Today's officers want uniforms that are comfortable, durable, and extremely functional in a wide range of settings while providing a professional look. They want to be able to focus on the task at hand instead of the fit and feel of their uniform. And thanks to advances in fabric technology, law enforcement apparel manufacturers are up to the task. They continue to update their offerings to meet officers' wants and needs as they change over time.
According to Tru-Spec, law enforcement is looking for uniforms with comfort, stretch, moisture wicking, lighter weight, and a more tailored, low-profile fit.
"The main thing that we see and hear is that officers are looking for less tactical looking apparel. They don't want a military look, especially cargo pockets," says Joe Ruggeri, VP of Apparel Merchandising at Propper. "We've been designing around that, but still trying to give the wearer as much function as they would have with cargo pockets."
In the same vein, when it comes to uniform color, many law enforcement officers are going away from the tactical black trend that was popular for so long. In its place, agencies are adopting Ranger green, gray, and urban camouflage.
For tactical teams, "Ranger green is the trend," says David Hein, vice president of 5.11 Tactical's professional division. He says he sees many urban and rural agencies adopting this more tan green instead of the tactical black and olive drab or OD green that has been commonly seen on tactical officers for decades. According to Hein, 5.11 Tactical has added Ranger green as an option for more than 20 tactical products in the last 18 months to meet customer demand.
A representative from Tru-Spec says it's because Ranger green doesn't look quite like the military in the way olive drab does, and it's not as intimidating as black.
Gray is also gaining popularity in uniforms. "From an urban standpoint it performs well [as camouflage], and we see it growing," says 5.11's Hein. Adds Propper's Ruggeri, "I think people like it. And it's cooler than a black or navy, which is especially helpful during the summer." Newer urban camouflage prints are another option that has grown in popularity in recent years as black has fallen out of favor for tactical operators. However, for patrol uniforms, black and dark navy blue are still very popular.
Fitting the Female Form
While look is important, so is fit. And female officers now have options to address both concerns with women's apparel available in specific cuts and styles actually made to fit the female form. "Historically, companies have taken a men's uniform and just tweaked it a bit. But that's not how it works," says 5.11's Hein.
Some female officers still prefer to wear male uniforms, but that's less common now because there are so many female fits available that are comfortable and look professional. Features include stretch fabrics that stretch in the right places, waistbands that are curved instead of straight, and cuts that are looser in areas like the hips and thighs but don't bag in other areas like the crotch.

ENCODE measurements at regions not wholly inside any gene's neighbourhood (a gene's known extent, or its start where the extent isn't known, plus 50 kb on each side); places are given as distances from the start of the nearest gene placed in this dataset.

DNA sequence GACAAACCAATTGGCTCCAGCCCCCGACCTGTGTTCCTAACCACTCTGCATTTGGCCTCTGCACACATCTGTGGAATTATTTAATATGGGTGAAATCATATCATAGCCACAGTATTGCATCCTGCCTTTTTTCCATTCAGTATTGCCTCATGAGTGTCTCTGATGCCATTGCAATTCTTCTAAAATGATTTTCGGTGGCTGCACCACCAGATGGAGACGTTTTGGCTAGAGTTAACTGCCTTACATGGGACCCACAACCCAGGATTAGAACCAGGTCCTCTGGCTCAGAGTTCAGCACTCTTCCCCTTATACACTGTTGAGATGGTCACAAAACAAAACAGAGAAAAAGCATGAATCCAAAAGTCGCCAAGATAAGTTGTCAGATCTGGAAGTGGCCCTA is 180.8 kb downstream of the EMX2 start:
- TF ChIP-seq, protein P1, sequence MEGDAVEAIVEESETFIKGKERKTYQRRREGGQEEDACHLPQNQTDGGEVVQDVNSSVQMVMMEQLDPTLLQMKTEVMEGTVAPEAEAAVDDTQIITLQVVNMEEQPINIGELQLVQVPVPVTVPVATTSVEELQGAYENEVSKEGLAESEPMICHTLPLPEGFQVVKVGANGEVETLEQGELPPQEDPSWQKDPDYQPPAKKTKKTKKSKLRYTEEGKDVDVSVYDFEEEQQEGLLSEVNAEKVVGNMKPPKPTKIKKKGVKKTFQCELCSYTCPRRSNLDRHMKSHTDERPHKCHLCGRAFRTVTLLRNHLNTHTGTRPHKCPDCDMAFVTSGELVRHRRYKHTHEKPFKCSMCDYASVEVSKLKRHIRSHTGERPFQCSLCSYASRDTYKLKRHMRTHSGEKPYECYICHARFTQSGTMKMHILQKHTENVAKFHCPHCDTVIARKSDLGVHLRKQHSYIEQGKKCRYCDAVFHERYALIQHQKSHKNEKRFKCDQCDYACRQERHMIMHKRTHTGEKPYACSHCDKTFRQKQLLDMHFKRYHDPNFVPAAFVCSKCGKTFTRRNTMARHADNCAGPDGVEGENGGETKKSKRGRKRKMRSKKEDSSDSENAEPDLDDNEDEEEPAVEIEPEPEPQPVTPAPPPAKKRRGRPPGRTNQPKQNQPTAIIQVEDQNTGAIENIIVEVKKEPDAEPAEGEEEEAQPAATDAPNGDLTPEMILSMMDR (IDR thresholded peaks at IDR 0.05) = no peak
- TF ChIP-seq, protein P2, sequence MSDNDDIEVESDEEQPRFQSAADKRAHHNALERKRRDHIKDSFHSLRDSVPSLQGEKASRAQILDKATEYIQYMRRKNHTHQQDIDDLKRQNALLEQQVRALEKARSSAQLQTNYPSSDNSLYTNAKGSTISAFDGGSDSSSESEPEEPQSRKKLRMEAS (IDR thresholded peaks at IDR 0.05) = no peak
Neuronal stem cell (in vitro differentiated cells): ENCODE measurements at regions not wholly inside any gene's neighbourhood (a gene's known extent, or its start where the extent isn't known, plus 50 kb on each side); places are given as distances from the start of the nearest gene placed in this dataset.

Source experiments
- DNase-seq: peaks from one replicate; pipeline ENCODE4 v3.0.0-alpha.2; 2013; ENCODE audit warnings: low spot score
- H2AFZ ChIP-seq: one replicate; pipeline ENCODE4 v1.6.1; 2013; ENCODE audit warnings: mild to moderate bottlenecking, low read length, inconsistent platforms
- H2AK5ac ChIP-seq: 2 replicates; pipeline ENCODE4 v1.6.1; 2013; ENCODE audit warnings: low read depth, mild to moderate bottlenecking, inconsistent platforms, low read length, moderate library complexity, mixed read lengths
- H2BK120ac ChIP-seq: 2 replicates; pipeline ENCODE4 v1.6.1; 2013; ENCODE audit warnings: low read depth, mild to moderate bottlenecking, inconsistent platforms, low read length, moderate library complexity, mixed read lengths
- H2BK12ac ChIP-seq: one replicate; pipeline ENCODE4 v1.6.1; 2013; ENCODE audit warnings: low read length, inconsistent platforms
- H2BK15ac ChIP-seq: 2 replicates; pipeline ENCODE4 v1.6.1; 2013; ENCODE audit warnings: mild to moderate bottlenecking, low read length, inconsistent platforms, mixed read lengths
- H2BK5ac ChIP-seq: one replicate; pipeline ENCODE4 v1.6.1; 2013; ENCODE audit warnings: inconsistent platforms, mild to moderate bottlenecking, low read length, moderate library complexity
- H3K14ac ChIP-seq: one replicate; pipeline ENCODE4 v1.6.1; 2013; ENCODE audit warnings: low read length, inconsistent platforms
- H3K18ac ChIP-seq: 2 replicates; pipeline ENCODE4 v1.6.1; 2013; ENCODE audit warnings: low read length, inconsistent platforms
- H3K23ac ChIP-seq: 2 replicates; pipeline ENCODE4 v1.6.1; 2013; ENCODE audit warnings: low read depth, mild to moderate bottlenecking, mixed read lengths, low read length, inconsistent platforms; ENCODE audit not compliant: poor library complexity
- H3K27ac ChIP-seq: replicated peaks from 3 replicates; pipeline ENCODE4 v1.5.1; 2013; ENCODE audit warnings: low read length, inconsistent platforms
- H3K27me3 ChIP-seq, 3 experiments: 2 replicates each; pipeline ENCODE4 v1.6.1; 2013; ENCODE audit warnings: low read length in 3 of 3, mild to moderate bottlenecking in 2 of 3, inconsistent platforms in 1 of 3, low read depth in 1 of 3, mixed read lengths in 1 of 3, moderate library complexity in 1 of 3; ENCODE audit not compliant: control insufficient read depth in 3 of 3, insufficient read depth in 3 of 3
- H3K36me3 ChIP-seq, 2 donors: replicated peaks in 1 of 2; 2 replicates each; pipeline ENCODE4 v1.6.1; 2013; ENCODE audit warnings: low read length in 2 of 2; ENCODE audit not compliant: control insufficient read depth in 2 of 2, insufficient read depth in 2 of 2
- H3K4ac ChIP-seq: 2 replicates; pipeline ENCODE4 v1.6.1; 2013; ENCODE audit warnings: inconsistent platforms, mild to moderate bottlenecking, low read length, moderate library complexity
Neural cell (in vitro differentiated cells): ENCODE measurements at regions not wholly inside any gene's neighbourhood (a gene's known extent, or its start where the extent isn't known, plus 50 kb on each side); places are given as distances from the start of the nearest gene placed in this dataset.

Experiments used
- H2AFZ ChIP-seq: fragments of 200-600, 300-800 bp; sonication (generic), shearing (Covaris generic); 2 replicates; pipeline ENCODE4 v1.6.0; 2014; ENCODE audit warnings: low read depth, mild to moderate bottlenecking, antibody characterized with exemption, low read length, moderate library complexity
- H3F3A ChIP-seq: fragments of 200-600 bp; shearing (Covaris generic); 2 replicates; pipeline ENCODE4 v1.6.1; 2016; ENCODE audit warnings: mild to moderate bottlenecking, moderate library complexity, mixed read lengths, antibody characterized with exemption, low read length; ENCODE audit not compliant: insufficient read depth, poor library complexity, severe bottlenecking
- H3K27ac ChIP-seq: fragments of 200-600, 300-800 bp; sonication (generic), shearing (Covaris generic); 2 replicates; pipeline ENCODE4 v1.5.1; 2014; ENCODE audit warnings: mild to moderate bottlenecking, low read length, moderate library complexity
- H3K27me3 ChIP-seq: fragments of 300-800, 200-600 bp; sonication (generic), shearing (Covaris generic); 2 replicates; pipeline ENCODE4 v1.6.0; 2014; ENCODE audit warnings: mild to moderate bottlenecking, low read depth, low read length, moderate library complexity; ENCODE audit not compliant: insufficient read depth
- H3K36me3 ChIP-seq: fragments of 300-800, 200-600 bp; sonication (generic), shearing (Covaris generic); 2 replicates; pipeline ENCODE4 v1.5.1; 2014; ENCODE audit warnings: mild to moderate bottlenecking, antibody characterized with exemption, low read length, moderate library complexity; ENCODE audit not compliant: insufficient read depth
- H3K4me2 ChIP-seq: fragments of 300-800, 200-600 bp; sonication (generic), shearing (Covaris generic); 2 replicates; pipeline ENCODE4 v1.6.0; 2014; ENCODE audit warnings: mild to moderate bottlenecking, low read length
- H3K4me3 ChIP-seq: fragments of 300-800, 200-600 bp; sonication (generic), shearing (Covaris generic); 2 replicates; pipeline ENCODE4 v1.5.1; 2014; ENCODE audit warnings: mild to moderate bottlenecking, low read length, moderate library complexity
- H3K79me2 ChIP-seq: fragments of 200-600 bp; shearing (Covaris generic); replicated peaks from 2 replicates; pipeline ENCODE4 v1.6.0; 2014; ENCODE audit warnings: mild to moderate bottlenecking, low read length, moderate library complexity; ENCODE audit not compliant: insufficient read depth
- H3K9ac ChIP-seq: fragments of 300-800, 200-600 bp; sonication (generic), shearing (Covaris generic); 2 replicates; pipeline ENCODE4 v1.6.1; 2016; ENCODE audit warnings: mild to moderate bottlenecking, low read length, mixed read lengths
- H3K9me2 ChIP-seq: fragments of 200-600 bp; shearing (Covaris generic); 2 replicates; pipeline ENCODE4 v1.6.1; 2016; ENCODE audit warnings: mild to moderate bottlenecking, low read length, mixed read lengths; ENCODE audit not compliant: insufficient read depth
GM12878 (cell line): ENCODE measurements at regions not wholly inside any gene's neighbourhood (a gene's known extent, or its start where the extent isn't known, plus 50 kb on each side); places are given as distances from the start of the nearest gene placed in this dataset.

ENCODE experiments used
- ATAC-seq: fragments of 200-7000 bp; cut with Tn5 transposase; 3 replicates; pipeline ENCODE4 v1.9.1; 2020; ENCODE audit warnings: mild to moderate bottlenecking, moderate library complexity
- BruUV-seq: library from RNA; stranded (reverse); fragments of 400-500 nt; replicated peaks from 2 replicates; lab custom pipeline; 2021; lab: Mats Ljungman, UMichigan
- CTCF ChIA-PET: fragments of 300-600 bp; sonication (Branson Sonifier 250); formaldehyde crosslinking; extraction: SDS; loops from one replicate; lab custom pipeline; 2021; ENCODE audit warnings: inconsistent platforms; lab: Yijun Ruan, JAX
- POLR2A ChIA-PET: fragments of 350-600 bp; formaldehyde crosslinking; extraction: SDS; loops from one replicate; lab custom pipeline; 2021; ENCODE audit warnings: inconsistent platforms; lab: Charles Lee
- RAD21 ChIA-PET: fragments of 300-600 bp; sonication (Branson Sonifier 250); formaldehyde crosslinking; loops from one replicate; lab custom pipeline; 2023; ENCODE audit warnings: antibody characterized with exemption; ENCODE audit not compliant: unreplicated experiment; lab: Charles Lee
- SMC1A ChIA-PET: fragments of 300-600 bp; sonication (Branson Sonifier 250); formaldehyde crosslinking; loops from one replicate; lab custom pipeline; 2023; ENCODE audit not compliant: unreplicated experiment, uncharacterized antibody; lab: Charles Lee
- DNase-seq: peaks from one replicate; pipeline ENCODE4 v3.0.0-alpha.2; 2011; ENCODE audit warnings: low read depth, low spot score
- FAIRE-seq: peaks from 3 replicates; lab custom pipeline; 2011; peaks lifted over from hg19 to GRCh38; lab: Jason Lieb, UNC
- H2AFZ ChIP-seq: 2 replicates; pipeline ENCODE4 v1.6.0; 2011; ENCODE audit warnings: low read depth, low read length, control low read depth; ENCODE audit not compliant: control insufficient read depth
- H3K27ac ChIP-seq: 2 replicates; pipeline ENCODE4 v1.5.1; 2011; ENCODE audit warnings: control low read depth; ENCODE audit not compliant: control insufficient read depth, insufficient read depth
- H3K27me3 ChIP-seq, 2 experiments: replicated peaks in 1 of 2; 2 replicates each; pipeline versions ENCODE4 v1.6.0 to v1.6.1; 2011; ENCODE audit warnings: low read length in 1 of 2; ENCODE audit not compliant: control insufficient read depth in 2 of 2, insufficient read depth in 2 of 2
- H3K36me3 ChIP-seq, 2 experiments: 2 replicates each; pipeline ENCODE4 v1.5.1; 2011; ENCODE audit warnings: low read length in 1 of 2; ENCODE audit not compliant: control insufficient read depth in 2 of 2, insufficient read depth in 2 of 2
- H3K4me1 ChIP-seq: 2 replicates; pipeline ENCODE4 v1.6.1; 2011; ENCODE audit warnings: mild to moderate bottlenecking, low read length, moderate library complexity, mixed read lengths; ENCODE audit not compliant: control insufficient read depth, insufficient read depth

Angela Milligan of Fechheimer's Flying Cross brand says a team gathered data about what female officers liked about men's pants and what they didn't like about women's pants and came up with the ProX Signature Fit, described as the "premium women's fit." Milligan explains, "It's just the cut that's different. It's not a specific fabric. With a great fit, it can blend into different fabrics," which is why it is now available in all Flying Cross uniform lines.
One issue that men don't encounter as often is needing to remove all their gear so they can sit down to use the toilet. Women encounter this every time they need to use the restroom, without the option of standing up. So 5.11 Tactical developed the PDU Go Pant. "It's got a drop tail in the back of it," says Hein. "We incorporated a zipper across the back yoke and back of the leg, and it works absolutely phenomenally." Now this design is available in a wide range of 5.11 Tactical pants for female officers.
Fabric for all officers' uniforms is expected to do more than it used to. Officers want stretch, odor control, cooling effects, color fastness, durability, and ease of care. Manufacturers have been able to incorporate these attributes largely without visibly altering the professional look of the uniform.
A newer expectation of uniform fabrics for law enforcement is fire resistance. "If an officer is walking into a drug house and an explosion goes off, you want their uniform to not melt and drip on that officer," says Hein of 5.11. While the general technology has been around for a long time, he says there is more demand for uniforms to be made of fabrics that incorporate no-melt, no-drip technology, as well as fire-resistant fabrics.
Flying Cross is seeing more demand for fire-resistant, or FR, fabrics from law enforcement as well. Milligan says because some officers serve both fire and law enforcement functions, there's a growing need for flame-resistant apparel. This is why Flying Cross created its new Professional FR line, which includes a woven shirt and pants as well as a polo and T-shirt. They feature VaporCore to adjust to the wearer's temperature, and fabric technology that creates a softer "hand" or feel, in contrast to the rough flame-resistant fabrics that officers may have encountered in the past.
In the future, we may see technology embedded in uniform fabric that can monitor officers' vital signs, for example, but that's not currently available for law enforcement officers. For now, uniforms feature tabs to attach the technology officers wear such as body cameras and hidden channels to invisibly secure the wires needed for the technology to work. And uniform manufacturers will continue to change with the times.
Melanie Basich is managing editor of POLICE Magazine/PoliceMag.com.